Well they did look really favorable over the first year or two, but after this last year, Castro showed no improvement, and that’s when Jeter started to show some. Whatevs.

  • Ben

    I think this will be Castro’s “breakout” year. We all know how good he can be, but I think this is the season where he really puts his whole game together. I think he worked through some adjustments last year, and the extension is signed so he won’t have to deal with that.

  • EQ76

    “New Girl” is flippin’ hilarious… good show.

  • ETS

    Notre Dame had one true quality win and that was stanford. They basically spent the year beating on weak big 10 teams (that was redundant).

    • EQ76

      um… 2 quality wins.. I’d consider the OU win pretty high quality.

      • Sweetjamesjones

        After that beat down that OU got at the hands of Texas A&M, I wouldn’t call that “high quality.”

    • Jim L.

      The USC win was quality also, on the road, even though Barkley was out, his replacement was more than capable and the Trojan offense is nothing to sneeze at.

      ND did what was required to make the BCS title game, they won all their games.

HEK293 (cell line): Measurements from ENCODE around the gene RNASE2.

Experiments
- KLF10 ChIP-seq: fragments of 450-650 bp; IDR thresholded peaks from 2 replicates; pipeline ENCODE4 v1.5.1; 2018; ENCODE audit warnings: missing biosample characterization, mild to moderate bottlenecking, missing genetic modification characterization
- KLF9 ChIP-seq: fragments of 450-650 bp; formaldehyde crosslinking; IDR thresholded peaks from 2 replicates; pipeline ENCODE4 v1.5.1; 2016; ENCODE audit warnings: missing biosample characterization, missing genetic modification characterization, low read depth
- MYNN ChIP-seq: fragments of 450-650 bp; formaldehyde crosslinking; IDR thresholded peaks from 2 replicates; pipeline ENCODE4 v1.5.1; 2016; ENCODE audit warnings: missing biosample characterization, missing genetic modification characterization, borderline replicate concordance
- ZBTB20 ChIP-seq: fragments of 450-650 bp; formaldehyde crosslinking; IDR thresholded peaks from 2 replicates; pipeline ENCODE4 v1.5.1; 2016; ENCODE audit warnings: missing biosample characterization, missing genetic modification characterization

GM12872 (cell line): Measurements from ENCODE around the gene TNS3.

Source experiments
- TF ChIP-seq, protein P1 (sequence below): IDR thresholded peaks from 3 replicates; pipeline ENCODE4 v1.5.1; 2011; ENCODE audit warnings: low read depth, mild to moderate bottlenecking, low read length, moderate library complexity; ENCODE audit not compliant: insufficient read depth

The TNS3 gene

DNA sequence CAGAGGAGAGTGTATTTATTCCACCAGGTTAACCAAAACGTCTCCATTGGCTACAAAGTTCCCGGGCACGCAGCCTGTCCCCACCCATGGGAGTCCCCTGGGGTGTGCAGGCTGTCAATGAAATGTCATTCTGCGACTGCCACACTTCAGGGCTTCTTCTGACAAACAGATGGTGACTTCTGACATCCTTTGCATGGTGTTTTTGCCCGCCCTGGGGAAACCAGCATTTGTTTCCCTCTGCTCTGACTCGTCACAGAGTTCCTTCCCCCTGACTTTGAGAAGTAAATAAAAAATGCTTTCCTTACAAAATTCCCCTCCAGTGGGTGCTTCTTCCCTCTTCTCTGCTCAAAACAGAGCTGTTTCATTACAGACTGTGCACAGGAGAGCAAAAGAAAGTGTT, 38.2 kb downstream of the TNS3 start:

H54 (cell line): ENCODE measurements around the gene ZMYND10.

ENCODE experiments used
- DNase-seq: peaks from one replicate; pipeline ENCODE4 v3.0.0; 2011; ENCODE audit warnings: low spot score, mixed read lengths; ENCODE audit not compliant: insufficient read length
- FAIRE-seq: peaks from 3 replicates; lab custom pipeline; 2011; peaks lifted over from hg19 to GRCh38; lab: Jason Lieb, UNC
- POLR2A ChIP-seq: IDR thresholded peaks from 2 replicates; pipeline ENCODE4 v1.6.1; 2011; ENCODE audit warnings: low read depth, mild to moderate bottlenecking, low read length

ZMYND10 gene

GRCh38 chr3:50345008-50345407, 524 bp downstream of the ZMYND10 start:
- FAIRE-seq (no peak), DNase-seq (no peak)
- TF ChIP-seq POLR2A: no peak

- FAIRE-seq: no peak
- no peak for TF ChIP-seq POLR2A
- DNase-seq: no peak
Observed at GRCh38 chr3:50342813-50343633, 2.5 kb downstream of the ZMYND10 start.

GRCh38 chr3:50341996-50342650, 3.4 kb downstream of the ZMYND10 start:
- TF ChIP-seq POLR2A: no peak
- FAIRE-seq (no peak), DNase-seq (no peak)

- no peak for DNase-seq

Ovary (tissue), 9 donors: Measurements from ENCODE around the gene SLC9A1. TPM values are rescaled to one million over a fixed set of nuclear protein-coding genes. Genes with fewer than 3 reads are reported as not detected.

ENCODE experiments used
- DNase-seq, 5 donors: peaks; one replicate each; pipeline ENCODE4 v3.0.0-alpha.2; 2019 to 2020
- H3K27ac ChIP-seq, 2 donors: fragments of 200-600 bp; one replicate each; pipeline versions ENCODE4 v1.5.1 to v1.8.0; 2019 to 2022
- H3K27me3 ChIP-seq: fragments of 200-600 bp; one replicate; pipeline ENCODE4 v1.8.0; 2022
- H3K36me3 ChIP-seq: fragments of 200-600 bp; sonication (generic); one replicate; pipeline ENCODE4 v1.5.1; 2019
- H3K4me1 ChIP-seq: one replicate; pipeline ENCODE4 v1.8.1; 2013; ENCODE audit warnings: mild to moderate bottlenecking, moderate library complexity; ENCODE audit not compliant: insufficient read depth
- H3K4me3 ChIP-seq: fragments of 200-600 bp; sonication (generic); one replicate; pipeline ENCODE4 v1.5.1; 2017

• Brian

        Yep, they made it, thank you media and finally were shown for what they were. ND wouldn’t have made it past first round of true playoff system.

    • frank

      Oddly, according to Sagarin rankings before the title game, taken game by game, Notre Dame actually had a tougher schedule than Alabama. People forget that Alabama played such juggernauts as Western Kentucky, Florida Atlantic, Western Carolina and Auburn (yes, they’re SEC but they still sucked). I can’t remember where I read the article that broke it all down. Oklahoma still ended the year ranked 15th in the BCS final rankings. Last night, Nick Saban made Brian Kelly look like a Pop Warner coach.

  • Jackalope

    Castro 2012 BB/K ratio:

    Apr/May/Jun: 0.21/0.10/0.24

    Jul/Aug/Sept: 0.43/0.58/0.75

    I’m anticipating a breakout year at the plate for him, too.

    • SirCub

      Those are the numbers I like to see.

  • cjdubbya

    Good Lord, I love Jake Johnson. Mancrush for sure.

  • Norm